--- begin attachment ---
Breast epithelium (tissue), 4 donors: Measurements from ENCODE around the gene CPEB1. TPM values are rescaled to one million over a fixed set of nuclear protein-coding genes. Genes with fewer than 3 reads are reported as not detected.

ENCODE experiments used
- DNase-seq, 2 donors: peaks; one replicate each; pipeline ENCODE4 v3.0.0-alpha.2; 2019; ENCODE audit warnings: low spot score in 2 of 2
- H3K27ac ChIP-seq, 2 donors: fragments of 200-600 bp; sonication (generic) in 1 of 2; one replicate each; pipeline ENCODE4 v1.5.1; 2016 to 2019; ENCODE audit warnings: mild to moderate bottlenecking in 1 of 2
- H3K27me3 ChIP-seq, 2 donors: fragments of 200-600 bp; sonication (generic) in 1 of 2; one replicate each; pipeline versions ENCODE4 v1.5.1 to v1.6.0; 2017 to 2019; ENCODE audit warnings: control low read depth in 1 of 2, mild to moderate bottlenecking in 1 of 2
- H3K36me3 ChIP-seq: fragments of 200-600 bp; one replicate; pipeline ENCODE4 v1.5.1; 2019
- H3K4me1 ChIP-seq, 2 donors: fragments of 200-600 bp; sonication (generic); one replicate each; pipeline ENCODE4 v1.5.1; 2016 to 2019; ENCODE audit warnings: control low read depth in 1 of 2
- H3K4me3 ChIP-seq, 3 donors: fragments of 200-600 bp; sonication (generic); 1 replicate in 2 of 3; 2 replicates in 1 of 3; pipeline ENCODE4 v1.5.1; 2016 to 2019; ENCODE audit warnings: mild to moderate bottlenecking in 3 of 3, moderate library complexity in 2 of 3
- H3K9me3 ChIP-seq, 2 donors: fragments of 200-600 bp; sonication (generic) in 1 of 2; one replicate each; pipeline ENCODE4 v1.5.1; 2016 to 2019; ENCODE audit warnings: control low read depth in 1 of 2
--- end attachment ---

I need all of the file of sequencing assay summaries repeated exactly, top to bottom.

Breast epithelium (tissue), 4 donors: Measurements from ENCODE around the gene CPEB1. TPM values are rescaled to one million over a fixed set of nuclear protein-coding genes. Genes with fewer than 3 reads are reported as not detected.

ENCODE experiments used
- DNase-seq, 2 donors: peaks; one replicate each; pipeline ENCODE4 v3.0.0-alpha.2; 2019; ENCODE audit warnings: low spot score in 2 of 2
- H3K27ac ChIP-seq, 2 donors: fragments of 200-600 bp; sonication (generic) in 1 of 2; one replicate each; pipeline ENCODE4 v1.5.1; 2016 to 2019; ENCODE audit warnings: mild to moderate bottlenecking in 1 of 2
- H3K27me3 ChIP-seq, 2 donors: fragments of 200-600 bp; sonication (generic) in 1 of 2; one replicate each; pipeline versions ENCODE4 v1.5.1 to v1.6.0; 2017 to 2019; ENCODE audit warnings: control low read depth in 1 of 2, mild to moderate bottlenecking in 1 of 2
- H3K36me3 ChIP-seq: fragments of 200-600 bp; one replicate; pipeline ENCODE4 v1.5.1; 2019
- H3K4me1 ChIP-seq, 2 donors: fragments of 200-600 bp; sonication (generic); one replicate each; pipeline ENCODE4 v1.5.1; 2016 to 2019; ENCODE audit warnings: control low read depth in 1 of 2
- H3K4me3 ChIP-seq, 3 donors: fragments of 200-600 bp; sonication (generic); 1 replicate in 2 of 3; 2 replicates in 1 of 3; pipeline ENCODE4 v1.5.1; 2016 to 2019; ENCODE audit warnings: mild to moderate bottlenecking in 3 of 3, moderate library complexity in 2 of 3
- H3K9me3 ChIP-seq, 2 donors: fragments of 200-600 bp; sonication (generic) in 1 of 2; one replicate each; pipeline ENCODE4 v1.5.1; 2016 to 2019; ENCODE audit warnings: control low read depth in 1 of 2